Author(s): Nemerson Y, Giesen PL
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Abstract It is likely that tissue factor (TF) evolved as a haemostatic protein and, as such, it is highly concentrated in vascular tissue. Most cell surface TF is latent and simple exposure of the cell surface to circulating procoagulant proteins is not sufficient to trigger coagulation. Recently, it has been shown that an intracellular pool of TF accumulates after stimulation of vascular smooth muscle cells with growth factors. We have estimated that 20\% of cellular TF is available on the surface, 30\% is intracellular and 50\% is latent. Since the bulk of cell surface TF is latent, staining vessels for TF does not accurately reflect their haemostatic and thrombogenic potential. It has long been thought that, in vivo, initiation of haemostasis requires only disruption of the vascular wall. We have detected vesicular TF in arterial sections raising the possibility that this pool of TF initiates thrombosis and possibly haemostasis. Much progress has been made in investigating the role and mode of action of TF, but fundamental questions remain to be answered.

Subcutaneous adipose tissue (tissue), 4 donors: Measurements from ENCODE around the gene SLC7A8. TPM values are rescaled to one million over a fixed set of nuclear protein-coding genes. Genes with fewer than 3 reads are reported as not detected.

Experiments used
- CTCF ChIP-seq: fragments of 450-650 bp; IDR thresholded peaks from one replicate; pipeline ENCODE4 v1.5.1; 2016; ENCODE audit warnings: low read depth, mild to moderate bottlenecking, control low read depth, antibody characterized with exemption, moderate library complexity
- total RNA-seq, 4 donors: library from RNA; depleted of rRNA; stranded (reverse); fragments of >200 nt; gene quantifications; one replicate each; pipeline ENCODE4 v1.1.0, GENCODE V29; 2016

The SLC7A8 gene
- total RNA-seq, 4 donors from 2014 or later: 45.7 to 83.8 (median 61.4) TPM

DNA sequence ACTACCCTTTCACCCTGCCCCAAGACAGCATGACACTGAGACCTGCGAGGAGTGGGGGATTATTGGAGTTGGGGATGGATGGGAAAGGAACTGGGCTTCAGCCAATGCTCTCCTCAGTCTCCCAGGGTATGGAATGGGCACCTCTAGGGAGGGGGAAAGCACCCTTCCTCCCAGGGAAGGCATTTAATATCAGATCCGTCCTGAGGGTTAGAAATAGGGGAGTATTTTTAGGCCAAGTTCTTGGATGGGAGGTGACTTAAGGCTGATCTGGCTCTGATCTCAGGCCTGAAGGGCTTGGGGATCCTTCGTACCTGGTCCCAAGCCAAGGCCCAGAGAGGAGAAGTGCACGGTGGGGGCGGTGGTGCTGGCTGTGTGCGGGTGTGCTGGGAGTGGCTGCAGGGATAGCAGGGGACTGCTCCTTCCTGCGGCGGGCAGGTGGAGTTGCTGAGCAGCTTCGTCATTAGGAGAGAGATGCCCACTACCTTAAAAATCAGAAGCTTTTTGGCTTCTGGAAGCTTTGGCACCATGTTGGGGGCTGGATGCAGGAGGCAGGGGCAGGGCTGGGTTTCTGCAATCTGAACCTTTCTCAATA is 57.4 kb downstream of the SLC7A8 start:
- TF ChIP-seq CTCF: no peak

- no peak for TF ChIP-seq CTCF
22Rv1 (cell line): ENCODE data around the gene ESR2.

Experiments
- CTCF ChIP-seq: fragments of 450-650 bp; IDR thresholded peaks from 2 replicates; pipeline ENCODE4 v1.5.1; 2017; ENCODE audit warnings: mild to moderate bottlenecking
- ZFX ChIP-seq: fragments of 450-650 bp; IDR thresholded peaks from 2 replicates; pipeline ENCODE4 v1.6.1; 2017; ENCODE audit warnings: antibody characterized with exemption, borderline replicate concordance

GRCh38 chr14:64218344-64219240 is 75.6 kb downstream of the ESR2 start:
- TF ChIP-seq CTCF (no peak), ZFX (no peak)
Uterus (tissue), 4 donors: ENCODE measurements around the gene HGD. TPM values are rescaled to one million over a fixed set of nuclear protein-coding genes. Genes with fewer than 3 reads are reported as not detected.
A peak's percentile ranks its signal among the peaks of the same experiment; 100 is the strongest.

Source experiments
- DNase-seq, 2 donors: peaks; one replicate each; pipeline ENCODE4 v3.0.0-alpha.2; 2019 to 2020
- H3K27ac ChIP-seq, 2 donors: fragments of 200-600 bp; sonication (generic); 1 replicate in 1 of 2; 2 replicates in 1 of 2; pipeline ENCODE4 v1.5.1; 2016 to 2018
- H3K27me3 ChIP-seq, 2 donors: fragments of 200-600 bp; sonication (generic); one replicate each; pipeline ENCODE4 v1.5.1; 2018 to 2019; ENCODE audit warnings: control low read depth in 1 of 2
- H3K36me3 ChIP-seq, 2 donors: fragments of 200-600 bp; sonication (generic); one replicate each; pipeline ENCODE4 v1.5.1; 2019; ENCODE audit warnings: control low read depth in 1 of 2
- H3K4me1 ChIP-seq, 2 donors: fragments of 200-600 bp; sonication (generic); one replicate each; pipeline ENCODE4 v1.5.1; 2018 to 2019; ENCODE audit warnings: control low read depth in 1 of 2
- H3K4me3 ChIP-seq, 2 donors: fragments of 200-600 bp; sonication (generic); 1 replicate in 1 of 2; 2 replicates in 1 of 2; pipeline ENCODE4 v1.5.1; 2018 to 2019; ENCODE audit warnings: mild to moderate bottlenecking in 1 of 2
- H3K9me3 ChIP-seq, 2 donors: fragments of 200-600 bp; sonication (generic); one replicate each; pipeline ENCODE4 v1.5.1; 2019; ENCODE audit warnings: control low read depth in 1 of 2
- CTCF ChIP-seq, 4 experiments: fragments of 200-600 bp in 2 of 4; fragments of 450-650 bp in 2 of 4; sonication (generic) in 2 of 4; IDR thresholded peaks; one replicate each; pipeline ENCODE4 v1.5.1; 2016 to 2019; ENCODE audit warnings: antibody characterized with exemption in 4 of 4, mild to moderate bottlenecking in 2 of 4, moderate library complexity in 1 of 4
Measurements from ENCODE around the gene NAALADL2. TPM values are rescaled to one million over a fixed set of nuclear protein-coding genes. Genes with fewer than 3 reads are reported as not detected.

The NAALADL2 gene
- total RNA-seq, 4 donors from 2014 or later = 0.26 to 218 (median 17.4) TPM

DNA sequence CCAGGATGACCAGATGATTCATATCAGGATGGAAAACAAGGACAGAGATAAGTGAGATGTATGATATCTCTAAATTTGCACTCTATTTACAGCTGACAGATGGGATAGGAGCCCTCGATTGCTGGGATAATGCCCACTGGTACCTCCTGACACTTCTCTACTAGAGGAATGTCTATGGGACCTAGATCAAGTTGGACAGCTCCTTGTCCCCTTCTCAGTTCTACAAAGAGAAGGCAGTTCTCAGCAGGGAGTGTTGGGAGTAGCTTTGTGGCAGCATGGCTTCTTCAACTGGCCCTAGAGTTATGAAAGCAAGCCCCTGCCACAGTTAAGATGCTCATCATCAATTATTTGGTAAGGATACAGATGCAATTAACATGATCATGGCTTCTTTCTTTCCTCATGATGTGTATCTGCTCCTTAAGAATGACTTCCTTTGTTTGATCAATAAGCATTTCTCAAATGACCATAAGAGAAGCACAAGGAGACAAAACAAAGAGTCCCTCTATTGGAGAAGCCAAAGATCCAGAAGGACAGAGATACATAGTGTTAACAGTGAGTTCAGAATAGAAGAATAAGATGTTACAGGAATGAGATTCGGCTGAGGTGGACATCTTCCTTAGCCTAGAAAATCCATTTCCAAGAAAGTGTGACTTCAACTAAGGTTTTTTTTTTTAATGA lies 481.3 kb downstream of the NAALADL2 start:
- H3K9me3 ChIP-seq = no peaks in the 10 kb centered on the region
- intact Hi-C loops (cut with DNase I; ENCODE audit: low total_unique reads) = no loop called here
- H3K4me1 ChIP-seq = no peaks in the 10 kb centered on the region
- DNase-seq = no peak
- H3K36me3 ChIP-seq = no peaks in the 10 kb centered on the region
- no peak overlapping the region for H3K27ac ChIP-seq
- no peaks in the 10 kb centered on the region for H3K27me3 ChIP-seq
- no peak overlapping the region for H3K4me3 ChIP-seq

This article was published in Blood Coagul Fibrinolysis
and referenced in Journal of Neurology & Neurophysiology